A couple of all-star technical entrepreneurs, Michael Schnuerle and Eric Roland, put together a fantastic app called “SafetyCheck” during this year’s Code for America Hack-a-thon. They won first place in the competition and launched their app for purchase in the iPhone App Store.
This app pulls in updated crime data and runs an algorithm to determine the safety rating of the exact location where the app is being used. Push notifications can be activated to alert you proactively when entering an area with a high score, indicating a large amount of crime. The algorithm takes into consideration the type of crime to weigh more serious offenses heavier. Future updates will account for population density to further refine the rating system.
Michael and Eric have demonstrated how simple tools can be developed to provide insight into the world around us with information that has been difficult to obtain in the past. Michael has been a strong advocate of the Open Data initiatives that are permeating local, state, and federal government agencies. The value of having access to this information may not be immediately obvious, but seeing simple apps like this give us a glimpse into the future use cases of this information.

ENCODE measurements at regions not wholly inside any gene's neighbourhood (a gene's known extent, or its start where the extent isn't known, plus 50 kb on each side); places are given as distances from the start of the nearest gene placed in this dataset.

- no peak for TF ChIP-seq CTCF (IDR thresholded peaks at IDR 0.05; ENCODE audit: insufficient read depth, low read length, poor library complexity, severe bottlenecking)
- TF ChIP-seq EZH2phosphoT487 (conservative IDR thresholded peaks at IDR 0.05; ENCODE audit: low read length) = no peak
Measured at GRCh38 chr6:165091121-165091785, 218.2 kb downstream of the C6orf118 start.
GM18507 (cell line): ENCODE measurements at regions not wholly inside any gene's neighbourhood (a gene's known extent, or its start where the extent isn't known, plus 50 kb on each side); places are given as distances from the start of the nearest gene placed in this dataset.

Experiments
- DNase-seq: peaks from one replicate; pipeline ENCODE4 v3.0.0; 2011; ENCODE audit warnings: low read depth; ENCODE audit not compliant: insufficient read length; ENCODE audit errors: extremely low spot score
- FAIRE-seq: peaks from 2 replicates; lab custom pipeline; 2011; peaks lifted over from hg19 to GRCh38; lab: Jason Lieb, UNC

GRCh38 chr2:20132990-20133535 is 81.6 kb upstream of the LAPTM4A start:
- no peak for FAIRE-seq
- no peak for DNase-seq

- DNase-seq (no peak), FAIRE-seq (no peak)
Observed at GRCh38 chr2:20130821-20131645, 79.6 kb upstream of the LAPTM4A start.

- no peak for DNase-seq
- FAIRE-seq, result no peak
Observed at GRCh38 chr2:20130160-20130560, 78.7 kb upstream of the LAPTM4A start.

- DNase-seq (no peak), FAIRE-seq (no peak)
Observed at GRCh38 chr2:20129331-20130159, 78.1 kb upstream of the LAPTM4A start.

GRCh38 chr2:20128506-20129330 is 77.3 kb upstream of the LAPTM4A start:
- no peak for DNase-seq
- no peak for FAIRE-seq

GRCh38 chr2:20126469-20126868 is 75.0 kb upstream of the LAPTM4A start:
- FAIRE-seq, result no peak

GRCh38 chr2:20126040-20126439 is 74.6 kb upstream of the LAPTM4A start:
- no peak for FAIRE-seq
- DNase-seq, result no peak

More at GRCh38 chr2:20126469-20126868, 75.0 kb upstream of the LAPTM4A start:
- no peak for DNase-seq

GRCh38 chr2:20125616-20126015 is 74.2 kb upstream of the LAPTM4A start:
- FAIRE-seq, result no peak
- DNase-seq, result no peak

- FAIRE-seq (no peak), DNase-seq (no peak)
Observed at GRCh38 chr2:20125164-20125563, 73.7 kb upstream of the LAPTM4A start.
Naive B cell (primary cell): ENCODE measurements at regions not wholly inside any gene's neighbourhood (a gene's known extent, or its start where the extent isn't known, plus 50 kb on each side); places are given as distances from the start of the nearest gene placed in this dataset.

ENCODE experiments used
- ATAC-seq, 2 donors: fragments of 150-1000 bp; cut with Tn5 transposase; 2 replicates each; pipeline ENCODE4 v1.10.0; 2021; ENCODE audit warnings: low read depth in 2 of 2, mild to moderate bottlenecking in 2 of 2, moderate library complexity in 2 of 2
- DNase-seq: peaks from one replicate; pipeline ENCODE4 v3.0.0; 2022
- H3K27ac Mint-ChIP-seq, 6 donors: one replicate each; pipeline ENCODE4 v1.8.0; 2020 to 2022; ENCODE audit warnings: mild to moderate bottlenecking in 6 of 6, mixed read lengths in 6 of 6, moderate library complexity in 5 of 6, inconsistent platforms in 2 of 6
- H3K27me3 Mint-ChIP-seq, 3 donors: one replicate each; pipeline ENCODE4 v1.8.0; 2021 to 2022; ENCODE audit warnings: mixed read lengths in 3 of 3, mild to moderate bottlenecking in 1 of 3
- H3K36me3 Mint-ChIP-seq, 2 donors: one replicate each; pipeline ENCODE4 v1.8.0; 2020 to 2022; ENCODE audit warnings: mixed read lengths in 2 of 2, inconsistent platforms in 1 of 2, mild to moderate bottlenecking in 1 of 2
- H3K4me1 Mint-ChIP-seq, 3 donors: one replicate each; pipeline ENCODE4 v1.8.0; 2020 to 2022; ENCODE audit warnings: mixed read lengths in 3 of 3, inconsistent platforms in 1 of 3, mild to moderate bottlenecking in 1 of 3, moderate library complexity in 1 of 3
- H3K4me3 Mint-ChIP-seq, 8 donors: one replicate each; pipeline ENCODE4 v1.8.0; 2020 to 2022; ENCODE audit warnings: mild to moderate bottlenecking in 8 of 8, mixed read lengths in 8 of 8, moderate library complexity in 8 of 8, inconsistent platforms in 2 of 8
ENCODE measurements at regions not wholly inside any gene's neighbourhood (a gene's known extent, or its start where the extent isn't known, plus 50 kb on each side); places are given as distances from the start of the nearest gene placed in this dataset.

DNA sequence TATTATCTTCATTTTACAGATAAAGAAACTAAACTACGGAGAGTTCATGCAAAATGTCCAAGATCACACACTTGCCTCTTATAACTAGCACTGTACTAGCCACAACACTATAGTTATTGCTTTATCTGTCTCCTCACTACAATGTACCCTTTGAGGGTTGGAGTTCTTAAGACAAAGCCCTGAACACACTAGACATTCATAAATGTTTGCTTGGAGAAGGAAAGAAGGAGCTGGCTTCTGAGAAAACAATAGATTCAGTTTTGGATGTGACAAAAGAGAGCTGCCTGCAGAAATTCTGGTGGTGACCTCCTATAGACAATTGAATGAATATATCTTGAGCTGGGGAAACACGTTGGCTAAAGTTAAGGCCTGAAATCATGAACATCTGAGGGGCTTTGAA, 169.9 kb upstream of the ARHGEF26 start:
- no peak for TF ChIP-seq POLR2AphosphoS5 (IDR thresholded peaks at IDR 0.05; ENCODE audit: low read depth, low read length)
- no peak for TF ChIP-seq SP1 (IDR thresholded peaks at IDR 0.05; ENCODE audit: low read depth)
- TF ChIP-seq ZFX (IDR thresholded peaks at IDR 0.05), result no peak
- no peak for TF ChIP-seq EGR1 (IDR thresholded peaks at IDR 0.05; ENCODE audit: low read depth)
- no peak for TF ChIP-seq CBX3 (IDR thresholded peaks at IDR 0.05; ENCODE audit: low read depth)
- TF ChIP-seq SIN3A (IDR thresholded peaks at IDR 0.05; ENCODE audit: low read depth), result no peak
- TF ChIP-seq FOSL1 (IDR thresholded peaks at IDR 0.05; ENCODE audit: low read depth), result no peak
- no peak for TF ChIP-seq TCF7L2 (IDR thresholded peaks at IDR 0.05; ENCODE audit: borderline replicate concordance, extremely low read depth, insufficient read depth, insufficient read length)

We still have a long way to go before government information is readily accessible in a machine-readable format. Manual tasks are frequently part of the process today. These manual processes usually involve exporting data from an internal system and then uploading it into another format that is used in applications. Unfortunately this reality is slowing innovation because it limits the scalability of business models that rely on access to this information, especially if it is needed in real time or accessed nationally.
So much of the value in government information is stored at the local level, from individual property records to crime reports to tax liens. Getting this information from the local entities is where the “rubber meets the road” when building applications that rely on it. Before major innovation can happen with products and services that use this data, new tools will need to be created to get data out of local systems more efficiently with fewer manual steps.